Blaming General Casey
How convenient. We now have our scapegoat for Iraq.
Why does John McCain hate the generals? Or is it that he has no decency? Senator
John McCain should be ashamed of the way he acted today in General Casey\’s hearing,
because the policy didn\’t come from Casey. I guess McCain hasn\’t been paying
close attention. Either that or sucking up to Mr. Bush has finally deprived
his brain of enough oxygen that he\’s just making this up as he goes along.
Donald Rumsfeld made Iraq policy, with preemption the vice president\’s obsession, which was shared by Mr. Bush. When Rummy did listen to the military
it was only to patronize or insult them. Under Rummy\’s rule he also did away
with the decades old Goldwater-Nichols
Act, which made the Joint Chiefs the \”primary military adviser to the
president.\” I\’ve written and talked about this element many, many times. In addition, policy was set in Washington, D.C.
I\’ve covered this before, but one more time, since McCain insulted General
Casey in the most self-serving fashion today. Of course, Casey wasn\’t part of
the JCS, but he was part of the general disrespect for any military opinion
that started with Rummy and was obviously condoned by Mr. Bush.
The JCS has potential power and influence, as a go-between and adviser, but
he was not in the chain of command.
\”What precisely are your duties?\” Rumsfeld asked Shelton. Since
his first time as defense secretary in the Ford administration, the Goldwater-Nichols
reform legislation of 1986 had enhanced the chairman\’s role, at least on paper.
\”I\’m the principal military adviser to the president, you and the National
Security Council,\” General Shelton answered, citing his authority from
the 15-year-old Goldwater-Nichols law in Title X of the U.S. Code.
Sheldon was growing despondent. Rumsfeld as suggesting that Shelton should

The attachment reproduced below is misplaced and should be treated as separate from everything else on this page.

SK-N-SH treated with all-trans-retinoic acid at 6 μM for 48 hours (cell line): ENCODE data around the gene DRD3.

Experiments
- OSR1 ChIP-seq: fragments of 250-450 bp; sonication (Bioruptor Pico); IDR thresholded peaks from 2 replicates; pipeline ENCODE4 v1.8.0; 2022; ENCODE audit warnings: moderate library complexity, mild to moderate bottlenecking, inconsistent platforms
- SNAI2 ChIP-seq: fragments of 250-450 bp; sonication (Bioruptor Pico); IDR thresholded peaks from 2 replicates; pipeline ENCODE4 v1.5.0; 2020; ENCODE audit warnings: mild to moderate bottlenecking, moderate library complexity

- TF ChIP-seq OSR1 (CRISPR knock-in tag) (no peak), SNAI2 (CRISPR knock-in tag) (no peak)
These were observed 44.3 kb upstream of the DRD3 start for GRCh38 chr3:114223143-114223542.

give his military advice to the president through Rumsfeld. Shelton reiterated
that since Title X made him the \”principal military adviser\” to
the president, he didn\’t see how that could work. He had to give his advice
\”You are not providing added value,\” Rumsfeld said once during
a visit to the Tank, the Joint Chiefs\’ conference room. … …\”
State of Denial, by Bob Woodward (pgs. 18, 38)
The Iraq Study
Group had more to add.
Recommendation 46: The new Secretary of Defense should make every effort
to build healthy civil-military relations, by creating an environment in which
the senior military feel free to offer independent advice not only to the
civilian leadership in the Pentagon but also to the President and the National
Security Council, as envisioned in Goldwater-Nichols.
There is no doubt that General Casey feels great responsibility for what went
down in Iraq. He was in charge and deserves some of the blame, no doubt. Any disagreements with the boss, aka Rummy,
he should have resigned, right? Fat chance. Generals don\’t leave their troops
on the field of battle because of a disagreement, however large, during wartime. It would give comfort and aid to the enemy. Casey is now going through
confirmation hearings to become the Army Chief of Staff. John McCain feels he
is not qualified because of what happened in Iraq under his watch and is willing to posture and insult Casey in the process.
Blame General Casey for the abject failures of Iraq. Tommy Franks and Rummy
can now finally exhale.